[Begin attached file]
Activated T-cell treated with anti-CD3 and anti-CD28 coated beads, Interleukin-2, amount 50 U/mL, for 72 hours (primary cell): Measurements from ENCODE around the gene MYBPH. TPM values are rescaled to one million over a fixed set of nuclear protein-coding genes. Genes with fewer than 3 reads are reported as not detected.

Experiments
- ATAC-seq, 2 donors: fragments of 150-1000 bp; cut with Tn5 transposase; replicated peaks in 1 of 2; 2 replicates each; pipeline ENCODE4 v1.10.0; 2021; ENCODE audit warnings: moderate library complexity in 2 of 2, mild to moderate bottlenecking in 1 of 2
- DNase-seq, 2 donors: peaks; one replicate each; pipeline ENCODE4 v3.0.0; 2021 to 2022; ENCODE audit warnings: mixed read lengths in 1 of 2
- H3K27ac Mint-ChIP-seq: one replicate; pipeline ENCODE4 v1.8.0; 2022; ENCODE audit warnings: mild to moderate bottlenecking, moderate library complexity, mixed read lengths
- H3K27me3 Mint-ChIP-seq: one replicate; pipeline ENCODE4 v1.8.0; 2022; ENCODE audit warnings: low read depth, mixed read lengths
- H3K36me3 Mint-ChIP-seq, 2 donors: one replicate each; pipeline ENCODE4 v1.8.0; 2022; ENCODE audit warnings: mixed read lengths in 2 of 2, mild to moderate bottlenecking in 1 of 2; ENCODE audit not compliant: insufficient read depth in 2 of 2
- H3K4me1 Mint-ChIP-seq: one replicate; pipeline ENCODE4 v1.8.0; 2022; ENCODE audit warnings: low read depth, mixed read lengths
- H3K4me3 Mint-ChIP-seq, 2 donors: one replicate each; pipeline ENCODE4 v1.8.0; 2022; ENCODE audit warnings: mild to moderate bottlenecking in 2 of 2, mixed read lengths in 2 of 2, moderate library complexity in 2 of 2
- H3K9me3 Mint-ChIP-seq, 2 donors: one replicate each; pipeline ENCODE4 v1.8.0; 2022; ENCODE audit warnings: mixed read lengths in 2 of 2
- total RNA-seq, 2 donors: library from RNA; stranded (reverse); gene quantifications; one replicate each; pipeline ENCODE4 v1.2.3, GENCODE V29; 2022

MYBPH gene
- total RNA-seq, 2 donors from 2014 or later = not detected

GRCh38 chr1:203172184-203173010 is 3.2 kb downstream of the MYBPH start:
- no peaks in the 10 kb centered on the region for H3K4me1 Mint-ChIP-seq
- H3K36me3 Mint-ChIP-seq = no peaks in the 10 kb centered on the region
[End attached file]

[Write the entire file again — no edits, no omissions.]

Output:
Activated T-cell treated with anti-CD3 and anti-CD28 coated beads, Interleukin-2, amount 50 U/mL, for 72 hours (primary cell): Measurements from ENCODE around the gene MYBPH. TPM values are rescaled to one million over a fixed set of nuclear protein-coding genes. Genes with fewer than 3 reads are reported as not detected.

Experiments
- ATAC-seq, 2 donors: fragments of 150-1000 bp; cut with Tn5 transposase; replicated peaks in 1 of 2; 2 replicates each; pipeline ENCODE4 v1.10.0; 2021; ENCODE audit warnings: moderate library complexity in 2 of 2, mild to moderate bottlenecking in 1 of 2
- DNase-seq, 2 donors: peaks; one replicate each; pipeline ENCODE4 v3.0.0; 2021 to 2022; ENCODE audit warnings: mixed read lengths in 1 of 2
- H3K27ac Mint-ChIP-seq: one replicate; pipeline ENCODE4 v1.8.0; 2022; ENCODE audit warnings: mild to moderate bottlenecking, moderate library complexity, mixed read lengths
- H3K27me3 Mint-ChIP-seq: one replicate; pipeline ENCODE4 v1.8.0; 2022; ENCODE audit warnings: low read depth, mixed read lengths
- H3K36me3 Mint-ChIP-seq, 2 donors: one replicate each; pipeline ENCODE4 v1.8.0; 2022; ENCODE audit warnings: mixed read lengths in 2 of 2, mild to moderate bottlenecking in 1 of 2; ENCODE audit not compliant: insufficient read depth in 2 of 2
- H3K4me1 Mint-ChIP-seq: one replicate; pipeline ENCODE4 v1.8.0; 2022; ENCODE audit warnings: low read depth, mixed read lengths
- H3K4me3 Mint-ChIP-seq, 2 donors: one replicate each; pipeline ENCODE4 v1.8.0; 2022; ENCODE audit warnings: mild to moderate bottlenecking in 2 of 2, mixed read lengths in 2 of 2, moderate library complexity in 2 of 2
- H3K9me3 Mint-ChIP-seq, 2 donors: one replicate each; pipeline ENCODE4 v1.8.0; 2022; ENCODE audit warnings: mixed read lengths in 2 of 2
- total RNA-seq, 2 donors: library from RNA; stranded (reverse); gene quantifications; one replicate each; pipeline ENCODE4 v1.2.3, GENCODE V29; 2022

MYBPH gene
- total RNA-seq, 2 donors from 2014 or later = not detected

GRCh38 chr1:203172184-203173010 is 3.2 kb downstream of the MYBPH start:
- no peaks in the 10 kb centered on the region for H3K4me1 Mint-ChIP-seq
- H3K36me3 Mint-ChIP-seq = no peaks in the 10 kb centered on the region